Sketch diary 1/11. Mourning and Melancholia.

January 11th, 2007 | Sketch Diary


Things have come to a sad pass here in my cat-less house.

98 Responses to “Sketch diary 1/11. Mourning and Melancholia.”

  1. R says:

    lol…the food chain…i thought the USA was over run with cockroaches, so another will be along in a few seconds. Are you now a pet free household?.

  2. ED says:

    I don’t know what it is about this, but I’m sitting here laughing until there are tears in my eyes. I’m sorry, that may not have been the intent but the innocence of the first three panels combined with the last one packs a wallop.

  3. Mouse says:

    Back when we had a cat, Spidey and the cockroach both would have been a midday snack.

  4. mysticriver says:

    Oh dear. Always disconcerting to find “Wild Kingdom” in one’s home. (I particularly hate it when it happens, to my surprise, in my fish tank. I once had a guppy who did a lot of damage before I realized he wasn’t as innocent as he looked.)

    Can I just say that you are a lot more mellow than I would be at finding a bug on my toothbrush?

    Hope you are feeling okay and coping well. I wish it were possible to phone Ginger for a chat, she would be a good friend right now.

  5. It wasn’t a cockroach–that would have been really disturbing. It was some kind of ornate beetle that probably came into the house on a piece of firewood.

  6. PKintheUK says:

    Good to hear–but I still wouldn’t want to find it on my toothbrush! Loved the strip.

  7. Hillary says:

    Oh, baby. I lost my kitties in an end-of-a-household split, and it was so lonesome.
    My plants are doing way too well. And sometimes I lean out the window to watch the alley cats. There’s one with a completely scarred over eye I was thinking of making my friend.

  8. Rachel says:

    After 5 years, and a cross country move that left my kitties behind, I finally have kities again. It is a terrible thing that we love something so much and that we have to outlive, yet we have to have them in our lives. I am a firm believer hat they come back to us….as my BAD BOY kitty reminds me, haha…

  9. --MC says:

    WHY do the piders love to live in the bathroom? After one hopped onto K’s shoulder during a midnight bathroom session, we’re wondering why they love to live in there. I mean, there can’t be that many bathroom bugs can there?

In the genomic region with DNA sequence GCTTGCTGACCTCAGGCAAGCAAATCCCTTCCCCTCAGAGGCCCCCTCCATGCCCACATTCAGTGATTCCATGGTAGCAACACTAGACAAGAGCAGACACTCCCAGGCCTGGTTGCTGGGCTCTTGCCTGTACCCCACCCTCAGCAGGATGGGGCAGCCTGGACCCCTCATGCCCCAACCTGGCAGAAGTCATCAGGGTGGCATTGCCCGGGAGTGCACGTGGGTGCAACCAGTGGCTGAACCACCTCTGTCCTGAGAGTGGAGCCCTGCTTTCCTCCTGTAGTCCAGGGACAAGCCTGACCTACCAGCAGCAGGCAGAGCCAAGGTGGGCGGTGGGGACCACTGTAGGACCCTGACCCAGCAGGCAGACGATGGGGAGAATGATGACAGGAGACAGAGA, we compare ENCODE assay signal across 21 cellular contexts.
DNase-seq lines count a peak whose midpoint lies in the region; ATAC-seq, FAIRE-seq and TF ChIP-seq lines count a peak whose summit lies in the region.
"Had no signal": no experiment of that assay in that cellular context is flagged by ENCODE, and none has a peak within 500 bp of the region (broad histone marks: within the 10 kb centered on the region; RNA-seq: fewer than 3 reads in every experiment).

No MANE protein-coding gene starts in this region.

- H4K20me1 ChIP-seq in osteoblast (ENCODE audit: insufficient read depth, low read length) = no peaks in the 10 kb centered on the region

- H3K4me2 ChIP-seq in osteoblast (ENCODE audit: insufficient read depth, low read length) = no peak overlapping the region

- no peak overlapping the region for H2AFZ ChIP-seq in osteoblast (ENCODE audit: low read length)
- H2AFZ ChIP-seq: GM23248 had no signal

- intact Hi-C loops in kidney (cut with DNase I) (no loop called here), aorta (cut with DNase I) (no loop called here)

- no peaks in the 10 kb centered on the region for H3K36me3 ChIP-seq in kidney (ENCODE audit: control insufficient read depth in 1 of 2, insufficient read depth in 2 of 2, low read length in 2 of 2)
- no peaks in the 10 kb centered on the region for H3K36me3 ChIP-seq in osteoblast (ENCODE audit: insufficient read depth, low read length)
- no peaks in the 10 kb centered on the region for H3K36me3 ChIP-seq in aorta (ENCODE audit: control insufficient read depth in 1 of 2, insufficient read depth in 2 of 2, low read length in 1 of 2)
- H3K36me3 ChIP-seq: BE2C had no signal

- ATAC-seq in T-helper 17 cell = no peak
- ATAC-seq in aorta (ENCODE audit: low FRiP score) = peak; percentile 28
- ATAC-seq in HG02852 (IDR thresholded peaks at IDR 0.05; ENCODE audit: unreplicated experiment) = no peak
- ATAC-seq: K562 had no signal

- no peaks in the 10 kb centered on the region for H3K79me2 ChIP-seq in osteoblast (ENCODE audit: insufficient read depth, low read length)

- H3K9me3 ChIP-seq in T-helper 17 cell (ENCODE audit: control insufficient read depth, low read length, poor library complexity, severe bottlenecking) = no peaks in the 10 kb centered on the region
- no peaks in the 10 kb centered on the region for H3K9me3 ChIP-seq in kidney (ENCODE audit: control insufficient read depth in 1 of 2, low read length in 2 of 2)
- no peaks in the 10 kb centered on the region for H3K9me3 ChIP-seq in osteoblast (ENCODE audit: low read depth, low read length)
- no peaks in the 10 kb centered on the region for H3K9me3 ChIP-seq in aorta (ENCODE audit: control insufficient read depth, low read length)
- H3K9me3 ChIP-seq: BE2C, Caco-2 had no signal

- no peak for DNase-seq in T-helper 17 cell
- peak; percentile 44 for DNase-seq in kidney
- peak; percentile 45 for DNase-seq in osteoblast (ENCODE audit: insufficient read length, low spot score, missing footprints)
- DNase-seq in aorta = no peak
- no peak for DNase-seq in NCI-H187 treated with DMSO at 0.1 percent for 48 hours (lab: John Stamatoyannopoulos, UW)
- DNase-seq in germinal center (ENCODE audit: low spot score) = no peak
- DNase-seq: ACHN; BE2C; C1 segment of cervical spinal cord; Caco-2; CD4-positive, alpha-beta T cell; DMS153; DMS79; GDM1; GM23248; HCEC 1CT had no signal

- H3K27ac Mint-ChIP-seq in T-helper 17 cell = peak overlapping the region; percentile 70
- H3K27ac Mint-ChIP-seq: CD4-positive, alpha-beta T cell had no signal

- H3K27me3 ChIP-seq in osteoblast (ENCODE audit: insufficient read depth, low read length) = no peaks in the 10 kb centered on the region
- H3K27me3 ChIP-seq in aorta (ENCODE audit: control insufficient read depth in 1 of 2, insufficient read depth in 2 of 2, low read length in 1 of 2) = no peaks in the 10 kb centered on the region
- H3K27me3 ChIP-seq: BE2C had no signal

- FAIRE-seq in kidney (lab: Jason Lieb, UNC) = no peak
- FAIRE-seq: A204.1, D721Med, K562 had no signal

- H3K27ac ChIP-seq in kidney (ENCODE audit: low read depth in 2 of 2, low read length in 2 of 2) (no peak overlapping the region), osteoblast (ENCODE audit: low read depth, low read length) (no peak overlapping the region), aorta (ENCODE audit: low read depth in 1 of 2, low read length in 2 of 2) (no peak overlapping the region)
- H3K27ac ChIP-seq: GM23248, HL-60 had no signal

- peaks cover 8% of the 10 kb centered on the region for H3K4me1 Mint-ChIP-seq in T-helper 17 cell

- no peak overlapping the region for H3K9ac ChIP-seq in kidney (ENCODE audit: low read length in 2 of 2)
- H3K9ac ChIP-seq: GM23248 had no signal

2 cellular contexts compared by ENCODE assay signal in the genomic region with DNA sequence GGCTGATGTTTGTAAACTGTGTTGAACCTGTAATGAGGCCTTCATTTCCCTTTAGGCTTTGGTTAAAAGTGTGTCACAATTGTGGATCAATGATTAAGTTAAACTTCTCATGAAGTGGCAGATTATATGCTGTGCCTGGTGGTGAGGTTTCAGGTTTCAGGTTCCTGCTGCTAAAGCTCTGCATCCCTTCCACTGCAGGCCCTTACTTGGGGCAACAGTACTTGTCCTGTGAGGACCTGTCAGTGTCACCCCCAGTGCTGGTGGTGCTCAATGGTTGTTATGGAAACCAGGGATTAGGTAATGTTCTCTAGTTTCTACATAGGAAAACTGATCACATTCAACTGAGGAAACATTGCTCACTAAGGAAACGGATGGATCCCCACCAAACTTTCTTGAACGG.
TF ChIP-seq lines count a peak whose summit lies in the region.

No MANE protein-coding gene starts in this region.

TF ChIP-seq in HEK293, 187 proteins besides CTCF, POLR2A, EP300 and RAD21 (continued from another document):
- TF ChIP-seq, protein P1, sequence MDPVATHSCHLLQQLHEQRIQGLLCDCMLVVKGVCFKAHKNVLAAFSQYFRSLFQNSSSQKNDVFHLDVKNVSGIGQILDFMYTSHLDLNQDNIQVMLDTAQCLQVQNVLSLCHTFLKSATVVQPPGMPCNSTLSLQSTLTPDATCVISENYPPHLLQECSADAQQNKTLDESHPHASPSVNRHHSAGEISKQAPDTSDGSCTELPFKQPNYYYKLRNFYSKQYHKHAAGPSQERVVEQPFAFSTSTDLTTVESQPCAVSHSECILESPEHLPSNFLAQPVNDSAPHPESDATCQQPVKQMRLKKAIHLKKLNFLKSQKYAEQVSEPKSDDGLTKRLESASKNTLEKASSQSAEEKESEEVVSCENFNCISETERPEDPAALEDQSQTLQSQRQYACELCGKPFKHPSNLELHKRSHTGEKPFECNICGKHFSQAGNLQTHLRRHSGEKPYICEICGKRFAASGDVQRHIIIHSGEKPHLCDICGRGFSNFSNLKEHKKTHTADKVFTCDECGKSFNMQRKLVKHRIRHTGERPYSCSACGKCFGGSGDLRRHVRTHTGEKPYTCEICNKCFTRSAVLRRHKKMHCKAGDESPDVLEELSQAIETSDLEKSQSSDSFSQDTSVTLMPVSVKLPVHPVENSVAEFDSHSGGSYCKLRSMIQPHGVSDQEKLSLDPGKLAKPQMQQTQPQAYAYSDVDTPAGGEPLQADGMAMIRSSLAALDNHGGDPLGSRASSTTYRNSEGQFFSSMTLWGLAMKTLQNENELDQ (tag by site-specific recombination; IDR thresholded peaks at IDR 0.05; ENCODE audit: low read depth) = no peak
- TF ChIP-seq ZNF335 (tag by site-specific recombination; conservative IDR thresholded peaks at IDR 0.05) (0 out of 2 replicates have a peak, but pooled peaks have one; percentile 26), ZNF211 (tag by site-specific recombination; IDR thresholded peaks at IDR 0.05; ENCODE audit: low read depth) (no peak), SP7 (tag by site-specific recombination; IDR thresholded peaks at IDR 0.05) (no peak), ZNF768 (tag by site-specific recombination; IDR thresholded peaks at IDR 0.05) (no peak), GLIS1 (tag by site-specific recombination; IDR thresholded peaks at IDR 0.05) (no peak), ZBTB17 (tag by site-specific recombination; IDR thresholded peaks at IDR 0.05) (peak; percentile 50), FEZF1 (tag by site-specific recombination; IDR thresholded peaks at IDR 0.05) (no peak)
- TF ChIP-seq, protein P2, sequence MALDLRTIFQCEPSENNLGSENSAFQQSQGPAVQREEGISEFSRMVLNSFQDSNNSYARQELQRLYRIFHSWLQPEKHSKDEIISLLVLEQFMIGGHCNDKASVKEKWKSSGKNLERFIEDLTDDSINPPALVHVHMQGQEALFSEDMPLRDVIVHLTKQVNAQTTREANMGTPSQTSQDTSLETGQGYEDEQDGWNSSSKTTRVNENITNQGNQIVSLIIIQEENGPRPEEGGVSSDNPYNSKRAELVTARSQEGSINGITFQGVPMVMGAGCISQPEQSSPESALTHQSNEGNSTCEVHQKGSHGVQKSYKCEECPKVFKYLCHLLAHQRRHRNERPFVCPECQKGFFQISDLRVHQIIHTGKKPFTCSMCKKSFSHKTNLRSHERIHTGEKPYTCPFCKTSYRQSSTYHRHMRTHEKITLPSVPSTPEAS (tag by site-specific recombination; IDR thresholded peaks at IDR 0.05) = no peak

10. QKelly says:

    SO glad it wasn’t a cockroach; I have the world’s biggest phobia about them. There are certain latitudes I refuse to travel below lest I put myself within reach of too many big roachies (call them “palmetto bugs” or “water bugs” if you want to, but *I* know giant cockroaches when I see them.)

    My sincere condolences about Julia. When my beloved Lizzie died unexpectedly, I did the same thing you did: gathered up every photo of her I could find, made enlargements, etc, both as a way of trying to reclaim Lizzie’s physical presence and of letting myself feel that as long as I was doing something related to her, she wasn’t really gone. She’s with me on my desk this minute, eight years later (true, she’s only 5 x 7 and two-dimensional, but still.) I hope your Julia slideshow helped.

  11. louise says:

    LOL I understand how such a loss might drive one to try to make friends with things found crawling on one’s toothbrush. I don’t know if you drew that beetle to look so very like the notoriously destructive Asian Longhorn on purpose for comedic effect, or if that’s really what it looked like…either way, maybe things happened for the best.

  12. Mark says:

    Just going by your drawing, that arachno-meal looks very much like a “Western Cone Bug”, or “stinkbug”.

    In general, those should be put outside, as they eat dead pine matter, keeping your house safer from other critters (such as termites) who also like dead pine matter and are much more destructive.

    (And “stinkbugs” don’t stink unless you make the mistake of crushing one.)

  13. shadocat says:

    Girrrl-when you get back from France, you better head for the shelter and git you a cat!

  14. purlypuss says:

    i dunno if it’s intentional, but i love how even the toothbrush’s bristles get all alarmed at the untimely demise of Friend No 2.

  15. Elaine The Cat Pimp says: